Employee Engagement

Through Emotional Intelligence

                                 In the ever changing world of business and industry, employers and consultants are constantly trying to think of new and innovative ways to improve and increase productivity, efficiency and of course the almighty profit margin and with many studies showing that engaged employees are 20% more productive/efficient than their unengaged counterparts this makes them the most valuable resource in the arsenal of any business. Employers have tried everything from free food in the breakroom to expensive prizes and vacations for top employees, and while the thought of a tasty donut excites the Homer Simpson in all of us, this tactic of “productivity= external reward” is more at home in a three-ring circus than in your office. The point that many employers miss when it comes to engaging their employees is actually quite simple and obvious, they must be engaged. No, that doesn’t mean bosses around the country will start getting down on bended knee to ask for their workers hand in marriage (or will they?). It means that employees are real people; human beings that want to feel autonomous, competent, useful and connected. These needs must be addressed individually and consistently to encourage employees to feel engaged and invest themselves emotionally in their job and in your company.

                                The first step in engaging your employees is to become emotionally intelligent, don’t worry, the vast majority of studying involved is of yourself. You must be self-aware and empathetic towards those around you. Understand your own emotions and learn to control them regardless of the situation you are in or what pressure you may be under. If you let your emotions control you then you begin to simply react to problems instead of responding and resolving them, this is a critical mistake that can alienate workers by making them feel that management isn’t competent to deal with their issues. Think about how the words and actions of others make you feel and then consider how your own decisions and interactions can affect those around you. Try to foster a nurturing environment where expression is safe and encouraged, this is a relatively new strategy that is in stark contrast to the way many people have been taught to handle themselves at work/school where traditionally emotional repression is supported and outward expression is discouraged. For those who have seen the movie Office Space, don’t be a Bill Lumbergh!

                                  Now that you have the emotional intelligence, patience and empathy of Oprah, Mother Teresa and a Tibetan Monk all rolled into one its time to focus on the actual management of your employees and utilizing their skills and abilities. Try to assign tasks that allow your employees to learn and grow as people, while building on skills they already possess. This will prepare them for even greater roles and increase competence. Be careful though that you don’t thrust an employee into a situation that they aren’t prepared to handle, evaluate their abilities, provide pertinent information, demonstrate work methods and give reinforcing encouragement and feedback on their performance. An employee who feels that they are gaining useful skills/knowledge and are working towards higher qualified positions will be more engaged and productive than someone who doesn’t see any opportunity to improve themselves. Remember, you employ human beings, not robots… unless you actually do employ robots… in which case we want some of those robots…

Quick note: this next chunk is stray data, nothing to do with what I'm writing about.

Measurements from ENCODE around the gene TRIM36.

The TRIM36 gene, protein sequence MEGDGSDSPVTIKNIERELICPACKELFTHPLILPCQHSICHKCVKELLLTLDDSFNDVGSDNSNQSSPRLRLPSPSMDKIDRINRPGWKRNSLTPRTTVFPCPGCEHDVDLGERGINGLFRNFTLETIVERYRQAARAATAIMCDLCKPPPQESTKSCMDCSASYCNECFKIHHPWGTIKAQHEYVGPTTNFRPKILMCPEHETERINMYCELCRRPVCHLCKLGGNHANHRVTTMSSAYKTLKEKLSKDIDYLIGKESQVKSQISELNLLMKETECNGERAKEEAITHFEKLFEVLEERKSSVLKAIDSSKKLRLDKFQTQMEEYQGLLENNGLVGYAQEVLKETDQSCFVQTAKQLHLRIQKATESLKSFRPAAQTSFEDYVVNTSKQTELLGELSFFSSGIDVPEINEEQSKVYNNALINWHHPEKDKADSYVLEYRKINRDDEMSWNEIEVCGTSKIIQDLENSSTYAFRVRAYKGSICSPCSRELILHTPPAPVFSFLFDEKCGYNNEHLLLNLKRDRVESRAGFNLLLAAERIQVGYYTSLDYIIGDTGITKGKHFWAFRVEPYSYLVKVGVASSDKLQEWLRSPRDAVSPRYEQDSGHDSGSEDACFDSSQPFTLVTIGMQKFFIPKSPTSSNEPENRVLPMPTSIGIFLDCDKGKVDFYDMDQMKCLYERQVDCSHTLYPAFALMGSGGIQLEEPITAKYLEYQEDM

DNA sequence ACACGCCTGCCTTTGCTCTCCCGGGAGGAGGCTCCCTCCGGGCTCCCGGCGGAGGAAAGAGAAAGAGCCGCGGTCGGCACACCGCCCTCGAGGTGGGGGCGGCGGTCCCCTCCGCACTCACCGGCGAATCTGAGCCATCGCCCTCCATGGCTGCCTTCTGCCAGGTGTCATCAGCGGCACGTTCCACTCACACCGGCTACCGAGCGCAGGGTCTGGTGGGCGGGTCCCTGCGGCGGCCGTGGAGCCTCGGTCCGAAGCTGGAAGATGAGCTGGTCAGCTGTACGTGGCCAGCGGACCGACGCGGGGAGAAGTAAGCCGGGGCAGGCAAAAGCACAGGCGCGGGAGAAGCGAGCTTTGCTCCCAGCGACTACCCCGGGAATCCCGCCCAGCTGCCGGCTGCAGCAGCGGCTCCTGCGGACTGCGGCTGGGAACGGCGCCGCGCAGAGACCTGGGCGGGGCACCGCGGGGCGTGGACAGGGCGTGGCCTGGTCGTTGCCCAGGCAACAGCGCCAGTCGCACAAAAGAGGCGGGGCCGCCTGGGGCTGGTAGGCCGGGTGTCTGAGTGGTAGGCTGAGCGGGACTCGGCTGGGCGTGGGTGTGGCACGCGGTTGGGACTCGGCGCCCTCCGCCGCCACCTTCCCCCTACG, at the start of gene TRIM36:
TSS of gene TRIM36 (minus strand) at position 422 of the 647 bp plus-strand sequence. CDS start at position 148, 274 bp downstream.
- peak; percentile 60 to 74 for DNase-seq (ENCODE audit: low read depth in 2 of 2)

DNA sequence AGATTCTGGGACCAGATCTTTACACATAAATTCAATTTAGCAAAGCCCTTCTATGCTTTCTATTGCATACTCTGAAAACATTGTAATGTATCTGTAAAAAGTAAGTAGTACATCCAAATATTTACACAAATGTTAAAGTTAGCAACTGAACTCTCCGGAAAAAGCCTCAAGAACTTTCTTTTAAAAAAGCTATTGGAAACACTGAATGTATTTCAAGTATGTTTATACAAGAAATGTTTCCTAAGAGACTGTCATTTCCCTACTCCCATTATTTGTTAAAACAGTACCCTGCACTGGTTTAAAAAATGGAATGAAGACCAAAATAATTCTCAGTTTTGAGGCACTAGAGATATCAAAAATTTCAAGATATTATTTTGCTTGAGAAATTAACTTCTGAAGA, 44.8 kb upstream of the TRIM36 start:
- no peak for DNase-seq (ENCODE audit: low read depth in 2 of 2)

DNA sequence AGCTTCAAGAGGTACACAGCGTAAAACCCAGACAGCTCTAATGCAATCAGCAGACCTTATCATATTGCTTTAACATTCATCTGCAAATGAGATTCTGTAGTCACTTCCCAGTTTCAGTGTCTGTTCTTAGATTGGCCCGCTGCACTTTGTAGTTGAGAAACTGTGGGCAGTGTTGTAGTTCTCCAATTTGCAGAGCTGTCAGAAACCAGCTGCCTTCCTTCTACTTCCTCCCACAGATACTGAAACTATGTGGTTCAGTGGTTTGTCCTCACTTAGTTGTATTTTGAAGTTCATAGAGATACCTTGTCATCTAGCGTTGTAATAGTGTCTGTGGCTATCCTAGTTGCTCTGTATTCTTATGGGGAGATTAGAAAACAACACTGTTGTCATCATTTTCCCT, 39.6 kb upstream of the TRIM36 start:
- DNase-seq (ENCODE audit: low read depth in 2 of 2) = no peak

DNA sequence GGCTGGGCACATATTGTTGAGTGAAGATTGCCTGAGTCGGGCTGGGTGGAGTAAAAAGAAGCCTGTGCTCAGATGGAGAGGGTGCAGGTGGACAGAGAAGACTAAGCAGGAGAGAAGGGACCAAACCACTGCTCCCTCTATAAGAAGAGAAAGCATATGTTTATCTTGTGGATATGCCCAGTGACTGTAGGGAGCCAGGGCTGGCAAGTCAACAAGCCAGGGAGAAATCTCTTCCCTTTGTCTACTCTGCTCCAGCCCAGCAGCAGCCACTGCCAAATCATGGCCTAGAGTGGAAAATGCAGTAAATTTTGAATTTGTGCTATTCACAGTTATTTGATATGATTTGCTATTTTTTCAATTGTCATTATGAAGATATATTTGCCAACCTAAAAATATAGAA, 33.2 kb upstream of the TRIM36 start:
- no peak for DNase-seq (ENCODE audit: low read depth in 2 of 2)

Relatedness to the broader work of the organization is the next concern that we shall discuss. If you know the work you do directly affects the success of your company then you are much more likely to put your full effort into doing an exemplary job. This fulfills the natural desire we have to feel needed and in control while providing the satisfaction of being responsible for tangible success. Motivation is a large part of cultivating this mindset and continuing positive reinforcement combined with acknowledgement of a job well done goes a long way. Make the success of the company the success of the individual and show appropriate appreciation. Stay away from sales contests or flashy prizes however, as these pit people against one another and feel more like a manipulation technique than positive reinforcement.

                                   Lastly, your employees want to feel like they belong, that they’re part of a community that cares about them more than it cares about the bottom line. Start by reviewing how your company welcomes new workers to the team, do they simply receive a tour of the office and a handshake? Are they introduced to members of the staff that they will be interacting with? Given a new hire mentor? Briefed on the goals of the team? These are just some of the many steps that can be taken to make a new employee feel more comfortable in their professional environment. Additionally, some companies provide services like on-site child care or a wellness program which may include an in-house gym or a company nutritionist. Even simple gestures such as asking about someone’s day and showing genuine interest in their opinions/concerns can convey your appreciation for their contribution to your organization.

                               At the core of employee engagement is emotional intelligence, a smart leader understands their own feelings while putting the feelings of their team and clients first. Showing people that they matter to your company and that they aren’t just a replaceable asset will foster a symbiotic relationship that benefits all parties and gives your brand the edge needed to thrive in today’s ultra-competitive business world.

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